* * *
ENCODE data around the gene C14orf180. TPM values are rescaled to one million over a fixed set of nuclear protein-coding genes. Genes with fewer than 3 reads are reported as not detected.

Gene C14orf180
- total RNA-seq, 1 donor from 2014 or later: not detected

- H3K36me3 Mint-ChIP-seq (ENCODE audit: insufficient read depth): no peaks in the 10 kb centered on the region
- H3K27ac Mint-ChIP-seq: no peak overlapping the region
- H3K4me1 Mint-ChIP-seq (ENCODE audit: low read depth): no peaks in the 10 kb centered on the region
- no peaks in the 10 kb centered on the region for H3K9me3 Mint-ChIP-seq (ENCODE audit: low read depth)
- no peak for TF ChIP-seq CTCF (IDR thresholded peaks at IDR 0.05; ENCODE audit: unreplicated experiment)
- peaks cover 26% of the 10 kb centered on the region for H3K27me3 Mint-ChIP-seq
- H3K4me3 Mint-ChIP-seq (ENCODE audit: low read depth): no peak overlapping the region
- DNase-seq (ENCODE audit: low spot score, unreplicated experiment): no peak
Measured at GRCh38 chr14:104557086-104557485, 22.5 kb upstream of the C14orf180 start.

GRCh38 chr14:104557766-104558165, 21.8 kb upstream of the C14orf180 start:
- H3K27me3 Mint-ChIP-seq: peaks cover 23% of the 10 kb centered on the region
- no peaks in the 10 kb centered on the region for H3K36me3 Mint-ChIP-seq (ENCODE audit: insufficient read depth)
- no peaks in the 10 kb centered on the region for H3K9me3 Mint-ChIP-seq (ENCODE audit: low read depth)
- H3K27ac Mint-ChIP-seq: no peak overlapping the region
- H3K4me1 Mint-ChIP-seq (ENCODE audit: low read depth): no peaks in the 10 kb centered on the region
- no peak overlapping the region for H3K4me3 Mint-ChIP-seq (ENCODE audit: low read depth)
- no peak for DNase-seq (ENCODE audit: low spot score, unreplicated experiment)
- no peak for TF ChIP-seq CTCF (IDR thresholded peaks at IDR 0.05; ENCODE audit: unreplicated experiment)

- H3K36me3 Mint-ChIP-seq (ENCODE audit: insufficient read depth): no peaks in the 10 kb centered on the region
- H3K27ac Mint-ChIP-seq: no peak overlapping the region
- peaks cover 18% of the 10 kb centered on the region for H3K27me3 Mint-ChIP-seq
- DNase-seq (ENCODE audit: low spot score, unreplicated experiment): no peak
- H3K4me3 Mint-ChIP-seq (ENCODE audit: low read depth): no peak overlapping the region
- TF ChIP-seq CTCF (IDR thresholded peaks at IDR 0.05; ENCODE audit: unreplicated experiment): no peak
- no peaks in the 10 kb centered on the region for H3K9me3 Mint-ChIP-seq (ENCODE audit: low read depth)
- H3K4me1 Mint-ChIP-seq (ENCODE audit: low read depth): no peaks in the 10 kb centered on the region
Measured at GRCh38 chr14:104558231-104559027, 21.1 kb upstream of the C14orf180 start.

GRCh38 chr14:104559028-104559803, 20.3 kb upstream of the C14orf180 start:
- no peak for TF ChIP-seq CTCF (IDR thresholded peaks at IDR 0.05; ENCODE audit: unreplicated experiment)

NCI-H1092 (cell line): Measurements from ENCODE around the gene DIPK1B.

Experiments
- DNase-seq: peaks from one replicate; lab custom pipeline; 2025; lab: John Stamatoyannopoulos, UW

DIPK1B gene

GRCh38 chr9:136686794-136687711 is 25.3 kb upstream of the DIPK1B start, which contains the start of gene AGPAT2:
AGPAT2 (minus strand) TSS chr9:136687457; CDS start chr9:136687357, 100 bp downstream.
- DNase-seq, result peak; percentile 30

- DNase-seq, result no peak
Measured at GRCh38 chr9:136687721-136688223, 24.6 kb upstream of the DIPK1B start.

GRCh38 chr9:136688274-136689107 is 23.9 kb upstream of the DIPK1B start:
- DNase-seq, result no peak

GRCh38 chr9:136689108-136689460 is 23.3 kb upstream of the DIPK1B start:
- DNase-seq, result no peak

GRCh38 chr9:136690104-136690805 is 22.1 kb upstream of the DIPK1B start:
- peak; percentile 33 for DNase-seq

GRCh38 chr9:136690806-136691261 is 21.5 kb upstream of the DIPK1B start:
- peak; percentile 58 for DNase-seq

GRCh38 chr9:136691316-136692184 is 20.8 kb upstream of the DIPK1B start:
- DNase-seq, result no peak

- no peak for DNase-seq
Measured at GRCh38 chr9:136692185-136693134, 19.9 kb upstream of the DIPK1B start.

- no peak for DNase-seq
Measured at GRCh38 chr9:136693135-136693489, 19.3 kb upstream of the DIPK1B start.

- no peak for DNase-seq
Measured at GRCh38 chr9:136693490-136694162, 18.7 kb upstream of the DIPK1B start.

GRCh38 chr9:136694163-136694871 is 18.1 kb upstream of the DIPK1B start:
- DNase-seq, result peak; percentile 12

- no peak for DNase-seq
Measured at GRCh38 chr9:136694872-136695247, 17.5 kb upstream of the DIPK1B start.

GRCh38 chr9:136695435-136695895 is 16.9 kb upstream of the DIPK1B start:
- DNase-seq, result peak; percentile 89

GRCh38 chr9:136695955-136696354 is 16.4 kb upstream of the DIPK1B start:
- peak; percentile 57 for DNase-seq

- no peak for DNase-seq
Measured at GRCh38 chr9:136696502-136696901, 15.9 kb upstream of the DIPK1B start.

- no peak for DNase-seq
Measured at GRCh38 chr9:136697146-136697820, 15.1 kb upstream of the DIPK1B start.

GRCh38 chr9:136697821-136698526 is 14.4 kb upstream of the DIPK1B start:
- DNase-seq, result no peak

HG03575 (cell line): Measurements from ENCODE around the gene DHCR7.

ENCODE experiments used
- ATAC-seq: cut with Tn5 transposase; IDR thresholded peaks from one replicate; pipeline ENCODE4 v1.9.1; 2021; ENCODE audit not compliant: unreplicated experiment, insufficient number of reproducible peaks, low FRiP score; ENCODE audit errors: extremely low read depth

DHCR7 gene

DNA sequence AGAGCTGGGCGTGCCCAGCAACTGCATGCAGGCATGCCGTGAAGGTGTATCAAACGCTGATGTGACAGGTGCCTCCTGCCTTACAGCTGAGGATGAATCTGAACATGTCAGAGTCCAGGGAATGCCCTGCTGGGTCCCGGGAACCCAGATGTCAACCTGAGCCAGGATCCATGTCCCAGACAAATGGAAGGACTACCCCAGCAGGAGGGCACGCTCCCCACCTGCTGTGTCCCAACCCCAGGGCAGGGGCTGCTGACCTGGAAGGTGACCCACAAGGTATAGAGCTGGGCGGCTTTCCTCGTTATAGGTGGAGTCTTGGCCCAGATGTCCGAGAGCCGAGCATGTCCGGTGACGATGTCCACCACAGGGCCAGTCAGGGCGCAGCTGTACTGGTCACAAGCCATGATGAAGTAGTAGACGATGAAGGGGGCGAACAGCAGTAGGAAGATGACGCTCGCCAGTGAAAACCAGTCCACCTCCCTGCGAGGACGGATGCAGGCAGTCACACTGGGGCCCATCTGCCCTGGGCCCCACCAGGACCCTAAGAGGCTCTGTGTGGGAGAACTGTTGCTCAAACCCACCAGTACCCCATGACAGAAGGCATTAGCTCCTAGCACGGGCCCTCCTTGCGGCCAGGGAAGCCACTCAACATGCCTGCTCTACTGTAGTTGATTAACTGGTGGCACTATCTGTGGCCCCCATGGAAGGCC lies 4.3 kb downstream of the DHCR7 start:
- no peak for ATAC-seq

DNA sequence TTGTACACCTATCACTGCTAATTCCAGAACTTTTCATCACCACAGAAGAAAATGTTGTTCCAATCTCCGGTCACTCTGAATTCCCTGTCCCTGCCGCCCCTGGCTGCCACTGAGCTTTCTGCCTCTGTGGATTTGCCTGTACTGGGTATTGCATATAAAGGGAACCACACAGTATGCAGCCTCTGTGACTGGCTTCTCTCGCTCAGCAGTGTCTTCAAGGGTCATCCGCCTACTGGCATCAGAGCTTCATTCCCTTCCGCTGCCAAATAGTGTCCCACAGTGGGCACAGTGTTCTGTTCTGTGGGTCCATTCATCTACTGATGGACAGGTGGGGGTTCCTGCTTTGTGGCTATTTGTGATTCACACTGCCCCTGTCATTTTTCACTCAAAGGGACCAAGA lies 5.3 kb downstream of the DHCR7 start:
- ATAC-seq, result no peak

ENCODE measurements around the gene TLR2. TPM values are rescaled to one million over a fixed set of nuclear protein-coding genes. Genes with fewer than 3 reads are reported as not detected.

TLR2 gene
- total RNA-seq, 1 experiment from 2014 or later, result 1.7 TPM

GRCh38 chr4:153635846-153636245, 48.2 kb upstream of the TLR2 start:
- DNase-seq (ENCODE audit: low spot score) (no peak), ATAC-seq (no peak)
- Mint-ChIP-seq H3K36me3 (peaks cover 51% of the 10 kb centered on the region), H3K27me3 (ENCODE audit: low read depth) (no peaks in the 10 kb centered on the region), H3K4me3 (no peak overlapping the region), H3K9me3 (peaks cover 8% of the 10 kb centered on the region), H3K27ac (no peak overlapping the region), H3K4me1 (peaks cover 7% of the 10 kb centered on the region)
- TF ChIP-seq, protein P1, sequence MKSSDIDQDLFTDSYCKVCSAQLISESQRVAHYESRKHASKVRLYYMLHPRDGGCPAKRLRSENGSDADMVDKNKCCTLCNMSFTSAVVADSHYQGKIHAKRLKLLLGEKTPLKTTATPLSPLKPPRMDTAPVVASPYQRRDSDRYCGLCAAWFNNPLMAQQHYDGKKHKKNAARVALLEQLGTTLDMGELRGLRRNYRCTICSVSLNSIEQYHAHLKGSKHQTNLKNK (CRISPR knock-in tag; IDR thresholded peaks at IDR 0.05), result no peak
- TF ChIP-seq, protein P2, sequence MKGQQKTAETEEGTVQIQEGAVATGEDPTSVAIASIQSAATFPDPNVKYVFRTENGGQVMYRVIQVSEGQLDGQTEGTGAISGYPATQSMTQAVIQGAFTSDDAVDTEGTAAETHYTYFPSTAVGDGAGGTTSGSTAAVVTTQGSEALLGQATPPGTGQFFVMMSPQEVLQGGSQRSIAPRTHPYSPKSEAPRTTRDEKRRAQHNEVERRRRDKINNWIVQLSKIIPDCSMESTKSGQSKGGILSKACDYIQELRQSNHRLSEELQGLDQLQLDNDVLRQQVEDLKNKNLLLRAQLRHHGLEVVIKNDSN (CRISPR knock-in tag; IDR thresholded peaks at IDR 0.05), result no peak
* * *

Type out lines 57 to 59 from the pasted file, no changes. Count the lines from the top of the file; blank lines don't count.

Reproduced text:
Measured at GRCh38 chr9:136693490-136694162, 18.7 kb upstream of the DIPK1B start.

GRCh38 chr9:136694163-136694871 is 18.1 kb upstream of the DIPK1B start:
- DNase-seq, result peak; percentile 12